Chapter 5:

EPISODE 1: 00000101:FIVE


  Quil stepped out of the shadows of the trees that wrapped around the river of their 'usual spot', carrying the bag with various necessities.
  "Seriously?" Trisha spoke quite annoyed as she looked at her watch. "Fashionably late as usual," she shook her head.
  Quil raised an eyebrow. He looked at his own watch noticing the time.
  "It's nineteen-o'-seven, Quil." she spoke sharply as she swiftly swatted his watch out of the way of his face so he could see her impatient frustration.
  Quil shrugged, moving toward the planned launch site to set his stuff down.
  Trisha could feel the eagerness escaping her through jittery hands as she shoved Quil out of the way to shuffle through his bag of stuff. She grabbed first the most important: one tart drink. (She double-checked the label this time). Then pushed the various weird cubes he had in his bag out of the way. From his bag, she ripped the pieces for the rocket's launch base, the portable power unit and the dock for the watch, setting all of the parts up herself while Quil kept to himself, staring vacantly at the water.
  "Excited?" Quil cocked an eyebrow as he turned to watched Trisha furiously assemble their project.
  "A little," she spoke hastily, "mostly just happy that weirdo left my house finally. Not only was it awkward having him around," her eyes moved to Quil for a brief moment, "but also that means no matter how many questions you have for him, I can't get the answers for you anymore." She blew a ferocious raspberry before returning to her work.
  One of Quil's cowlicks lowered a little, almost to emphasize the disappointment he was unable to physically express. He merely stood there watching Trisha's flurry of work.
  Aside from the occasional sip of her drink, Trisha wasted no time assembling the base and planting the rocket on it, stepping back to admire the finished product of the past handful of days.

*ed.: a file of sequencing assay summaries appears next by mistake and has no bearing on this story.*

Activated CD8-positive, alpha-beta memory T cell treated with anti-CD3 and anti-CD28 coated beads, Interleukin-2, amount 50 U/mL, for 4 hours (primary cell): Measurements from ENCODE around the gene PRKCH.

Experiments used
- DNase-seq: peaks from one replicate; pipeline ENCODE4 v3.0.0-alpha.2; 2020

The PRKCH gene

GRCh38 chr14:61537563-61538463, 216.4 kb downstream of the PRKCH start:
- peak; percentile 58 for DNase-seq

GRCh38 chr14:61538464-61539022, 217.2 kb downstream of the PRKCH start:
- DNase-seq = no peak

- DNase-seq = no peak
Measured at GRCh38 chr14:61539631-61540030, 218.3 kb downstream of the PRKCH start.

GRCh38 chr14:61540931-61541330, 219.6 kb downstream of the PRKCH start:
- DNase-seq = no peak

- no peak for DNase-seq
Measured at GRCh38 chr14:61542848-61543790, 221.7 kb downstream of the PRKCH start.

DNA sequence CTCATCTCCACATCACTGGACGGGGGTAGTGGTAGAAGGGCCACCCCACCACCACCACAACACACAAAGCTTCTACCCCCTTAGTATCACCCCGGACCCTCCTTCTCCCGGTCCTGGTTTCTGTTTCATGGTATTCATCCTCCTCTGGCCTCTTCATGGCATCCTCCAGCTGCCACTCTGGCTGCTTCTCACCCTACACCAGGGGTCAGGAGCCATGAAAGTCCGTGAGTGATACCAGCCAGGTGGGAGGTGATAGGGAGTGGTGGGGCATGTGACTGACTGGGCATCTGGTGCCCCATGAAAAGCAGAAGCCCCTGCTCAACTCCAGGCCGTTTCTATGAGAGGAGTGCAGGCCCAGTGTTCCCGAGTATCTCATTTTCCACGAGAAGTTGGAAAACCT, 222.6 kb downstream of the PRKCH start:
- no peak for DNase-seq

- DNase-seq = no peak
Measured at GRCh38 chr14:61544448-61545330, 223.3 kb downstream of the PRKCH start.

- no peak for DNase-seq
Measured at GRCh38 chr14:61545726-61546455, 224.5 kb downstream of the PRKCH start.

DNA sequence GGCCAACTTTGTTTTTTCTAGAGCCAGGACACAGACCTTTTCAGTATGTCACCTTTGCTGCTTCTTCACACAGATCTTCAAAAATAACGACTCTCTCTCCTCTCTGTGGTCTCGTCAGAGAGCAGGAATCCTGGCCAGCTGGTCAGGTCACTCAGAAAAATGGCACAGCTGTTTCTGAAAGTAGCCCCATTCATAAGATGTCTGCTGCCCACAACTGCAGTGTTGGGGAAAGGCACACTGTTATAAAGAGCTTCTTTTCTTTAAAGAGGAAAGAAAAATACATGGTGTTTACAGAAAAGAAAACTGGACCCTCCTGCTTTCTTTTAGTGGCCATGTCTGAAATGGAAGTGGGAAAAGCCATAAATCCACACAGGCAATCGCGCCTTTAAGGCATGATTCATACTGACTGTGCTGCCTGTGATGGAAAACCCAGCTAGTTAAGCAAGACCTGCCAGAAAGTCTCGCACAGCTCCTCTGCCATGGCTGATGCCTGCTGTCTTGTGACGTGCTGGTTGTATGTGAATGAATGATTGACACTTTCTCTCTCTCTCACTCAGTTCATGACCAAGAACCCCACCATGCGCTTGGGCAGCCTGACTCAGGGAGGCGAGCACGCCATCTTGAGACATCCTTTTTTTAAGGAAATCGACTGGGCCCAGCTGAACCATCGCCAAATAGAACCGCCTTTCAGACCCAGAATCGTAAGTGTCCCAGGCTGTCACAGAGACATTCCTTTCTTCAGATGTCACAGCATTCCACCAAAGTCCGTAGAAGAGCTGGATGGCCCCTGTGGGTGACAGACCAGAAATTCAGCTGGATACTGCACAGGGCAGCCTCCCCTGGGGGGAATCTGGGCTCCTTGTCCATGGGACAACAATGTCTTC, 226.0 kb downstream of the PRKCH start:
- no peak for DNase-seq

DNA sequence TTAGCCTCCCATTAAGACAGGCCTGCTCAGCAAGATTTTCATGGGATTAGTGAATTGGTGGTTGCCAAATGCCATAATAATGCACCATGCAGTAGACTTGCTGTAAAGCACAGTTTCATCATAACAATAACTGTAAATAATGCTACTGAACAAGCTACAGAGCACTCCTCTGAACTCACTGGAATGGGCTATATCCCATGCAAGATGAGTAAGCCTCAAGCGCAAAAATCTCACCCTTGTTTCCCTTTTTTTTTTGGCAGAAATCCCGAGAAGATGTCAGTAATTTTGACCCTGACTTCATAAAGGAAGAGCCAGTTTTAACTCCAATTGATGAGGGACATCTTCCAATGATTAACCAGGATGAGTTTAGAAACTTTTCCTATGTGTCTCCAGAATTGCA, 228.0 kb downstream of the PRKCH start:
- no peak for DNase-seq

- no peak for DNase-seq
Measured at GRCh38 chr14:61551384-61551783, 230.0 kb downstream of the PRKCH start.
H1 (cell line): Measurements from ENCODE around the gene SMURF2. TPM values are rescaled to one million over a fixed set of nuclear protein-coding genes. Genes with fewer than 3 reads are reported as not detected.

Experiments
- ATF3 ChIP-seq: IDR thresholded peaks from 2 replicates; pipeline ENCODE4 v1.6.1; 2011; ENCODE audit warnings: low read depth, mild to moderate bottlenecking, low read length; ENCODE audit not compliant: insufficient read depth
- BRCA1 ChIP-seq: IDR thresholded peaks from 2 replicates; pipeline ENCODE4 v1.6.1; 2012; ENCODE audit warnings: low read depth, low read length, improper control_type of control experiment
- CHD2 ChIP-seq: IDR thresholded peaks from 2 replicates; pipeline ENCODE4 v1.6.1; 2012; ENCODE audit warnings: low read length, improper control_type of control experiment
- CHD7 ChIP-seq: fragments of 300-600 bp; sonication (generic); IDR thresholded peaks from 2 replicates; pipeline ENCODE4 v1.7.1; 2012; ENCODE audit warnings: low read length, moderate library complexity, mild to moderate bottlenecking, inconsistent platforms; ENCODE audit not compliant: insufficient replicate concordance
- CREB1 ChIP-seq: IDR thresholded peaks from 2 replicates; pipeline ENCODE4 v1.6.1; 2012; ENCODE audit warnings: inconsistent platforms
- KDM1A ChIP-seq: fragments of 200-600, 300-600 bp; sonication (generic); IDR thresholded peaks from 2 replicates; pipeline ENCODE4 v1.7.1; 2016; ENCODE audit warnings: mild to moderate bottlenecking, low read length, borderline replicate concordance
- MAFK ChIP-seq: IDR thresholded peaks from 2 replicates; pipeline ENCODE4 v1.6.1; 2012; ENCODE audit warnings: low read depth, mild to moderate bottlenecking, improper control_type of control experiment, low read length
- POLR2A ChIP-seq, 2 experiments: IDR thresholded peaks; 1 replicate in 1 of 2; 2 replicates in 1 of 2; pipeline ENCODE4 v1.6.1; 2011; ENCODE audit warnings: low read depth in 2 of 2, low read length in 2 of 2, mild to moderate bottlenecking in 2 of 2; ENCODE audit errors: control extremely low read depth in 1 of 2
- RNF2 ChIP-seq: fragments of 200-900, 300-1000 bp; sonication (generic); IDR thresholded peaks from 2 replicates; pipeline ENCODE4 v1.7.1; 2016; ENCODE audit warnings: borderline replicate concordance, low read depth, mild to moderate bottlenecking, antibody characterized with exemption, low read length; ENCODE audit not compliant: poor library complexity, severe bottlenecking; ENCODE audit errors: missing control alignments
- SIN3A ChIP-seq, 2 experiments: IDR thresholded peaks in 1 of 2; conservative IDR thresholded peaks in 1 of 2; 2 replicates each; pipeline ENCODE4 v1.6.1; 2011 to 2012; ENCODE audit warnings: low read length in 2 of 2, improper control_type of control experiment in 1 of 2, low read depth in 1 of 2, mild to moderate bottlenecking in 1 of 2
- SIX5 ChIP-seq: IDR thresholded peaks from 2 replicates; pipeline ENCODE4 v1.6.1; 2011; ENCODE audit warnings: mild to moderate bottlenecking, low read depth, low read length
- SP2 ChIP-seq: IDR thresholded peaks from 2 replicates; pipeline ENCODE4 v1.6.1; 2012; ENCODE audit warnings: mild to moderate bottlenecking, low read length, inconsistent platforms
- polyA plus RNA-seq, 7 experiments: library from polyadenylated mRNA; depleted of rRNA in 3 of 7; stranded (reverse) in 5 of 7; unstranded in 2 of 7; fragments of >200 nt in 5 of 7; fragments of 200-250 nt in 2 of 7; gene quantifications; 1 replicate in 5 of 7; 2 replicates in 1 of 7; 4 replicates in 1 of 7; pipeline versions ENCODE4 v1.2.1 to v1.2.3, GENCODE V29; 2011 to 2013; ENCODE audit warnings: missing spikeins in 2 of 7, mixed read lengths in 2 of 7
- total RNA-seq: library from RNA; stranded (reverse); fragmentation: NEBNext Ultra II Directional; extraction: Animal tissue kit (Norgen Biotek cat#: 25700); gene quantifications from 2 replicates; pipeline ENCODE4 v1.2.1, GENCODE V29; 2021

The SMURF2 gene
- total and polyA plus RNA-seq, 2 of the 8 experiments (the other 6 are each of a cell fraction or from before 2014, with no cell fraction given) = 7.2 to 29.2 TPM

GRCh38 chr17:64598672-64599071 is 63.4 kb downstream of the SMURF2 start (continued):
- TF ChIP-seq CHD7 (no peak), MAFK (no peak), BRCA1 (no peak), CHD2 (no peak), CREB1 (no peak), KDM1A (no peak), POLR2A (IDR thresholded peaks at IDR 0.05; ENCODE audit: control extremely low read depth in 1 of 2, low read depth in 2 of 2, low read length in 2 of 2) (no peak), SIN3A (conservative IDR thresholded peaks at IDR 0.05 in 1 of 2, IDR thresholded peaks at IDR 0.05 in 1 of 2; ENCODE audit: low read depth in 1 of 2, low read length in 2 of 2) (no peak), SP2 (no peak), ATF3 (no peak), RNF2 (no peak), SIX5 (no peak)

"This is it, Captain." She saluted the rocket, speaking affirmatively to Quil, "begin synchronization!"
  Quil shook his head at Trisha's overly excited theatrics, "aye-aye," he managed to muster through the shrugging of his apathetic shoulders. He moved towards the dock to place his watch on it and launch the software. "Syncing the software with the rocket." A pause while the files booted up. "Firmware operational on the rocket." A pause for further processing. "Program launched," he spoke - mostly to himself - as his eyes scanned over the display, reading the various percentages that were climbing. "Calibrating altitude sensor."
  Trisha could feel it; she bobbed up and down as she waited for Quil to finish things on his end. To her these moments felt so slow. Why? She wondered to herself. It's a stupid rocket, this isn't something life changing. Why was she so anxious? Maybe it was because she was afraid the time she had spent working on this could actually amount to nothing. Maybe it's because it had somehow worked to bring Quil closer to her. Or maybe it was those words she said last night, "There's a part of me that hopes that someone will see our broadcast," she spoke under her breath.
  "Buffering the broadcast video to the memory," Quil spoke, alerting Trisha as she knew this was the final step of the software.